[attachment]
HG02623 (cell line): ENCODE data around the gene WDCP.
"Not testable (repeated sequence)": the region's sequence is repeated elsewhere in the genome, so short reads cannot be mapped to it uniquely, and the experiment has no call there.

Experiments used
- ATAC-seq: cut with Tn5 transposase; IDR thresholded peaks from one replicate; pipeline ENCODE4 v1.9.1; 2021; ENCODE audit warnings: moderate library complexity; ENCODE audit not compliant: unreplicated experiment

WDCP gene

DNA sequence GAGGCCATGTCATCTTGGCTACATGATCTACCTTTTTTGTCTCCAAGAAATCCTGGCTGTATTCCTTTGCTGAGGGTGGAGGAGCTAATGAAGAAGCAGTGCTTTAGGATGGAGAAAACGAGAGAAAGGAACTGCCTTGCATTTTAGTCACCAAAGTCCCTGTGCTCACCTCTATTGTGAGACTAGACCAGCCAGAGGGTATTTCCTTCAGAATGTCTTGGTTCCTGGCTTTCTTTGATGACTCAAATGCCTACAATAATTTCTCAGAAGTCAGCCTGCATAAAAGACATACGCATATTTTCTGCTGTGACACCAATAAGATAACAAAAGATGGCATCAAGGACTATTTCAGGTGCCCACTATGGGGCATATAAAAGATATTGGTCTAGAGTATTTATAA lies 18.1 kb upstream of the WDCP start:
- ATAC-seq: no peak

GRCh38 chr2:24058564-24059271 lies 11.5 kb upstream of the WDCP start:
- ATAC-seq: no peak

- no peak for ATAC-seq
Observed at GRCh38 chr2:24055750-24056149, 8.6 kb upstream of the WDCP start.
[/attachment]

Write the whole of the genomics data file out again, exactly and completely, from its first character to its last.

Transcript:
HG02623 (cell line): ENCODE data around the gene WDCP.
"Not testable (repeated sequence)": the region's sequence is repeated elsewhere in the genome, so short reads cannot be mapped to it uniquely, and the experiment has no call there.

Experiments used
- ATAC-seq: cut with Tn5 transposase; IDR thresholded peaks from one replicate; pipeline ENCODE4 v1.9.1; 2021; ENCODE audit warnings: moderate library complexity; ENCODE audit not compliant: unreplicated experiment

WDCP gene

DNA sequence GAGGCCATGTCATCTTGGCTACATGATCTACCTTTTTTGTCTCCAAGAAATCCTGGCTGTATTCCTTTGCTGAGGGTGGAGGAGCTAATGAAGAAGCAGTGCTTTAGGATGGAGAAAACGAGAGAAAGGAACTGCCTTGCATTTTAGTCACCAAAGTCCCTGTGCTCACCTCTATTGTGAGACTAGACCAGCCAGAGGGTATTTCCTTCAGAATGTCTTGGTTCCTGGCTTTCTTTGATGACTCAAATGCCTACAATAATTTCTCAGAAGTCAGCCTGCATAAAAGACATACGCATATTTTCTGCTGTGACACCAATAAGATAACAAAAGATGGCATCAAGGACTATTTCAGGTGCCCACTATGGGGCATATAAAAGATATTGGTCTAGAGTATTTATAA lies 18.1 kb upstream of the WDCP start:
- ATAC-seq: no peak

GRCh38 chr2:24058564-24059271 lies 11.5 kb upstream of the WDCP start:
- ATAC-seq: no peak

- no peak for ATAC-seq
Observed at GRCh38 chr2:24055750-24056149, 8.6 kb upstream of the WDCP start.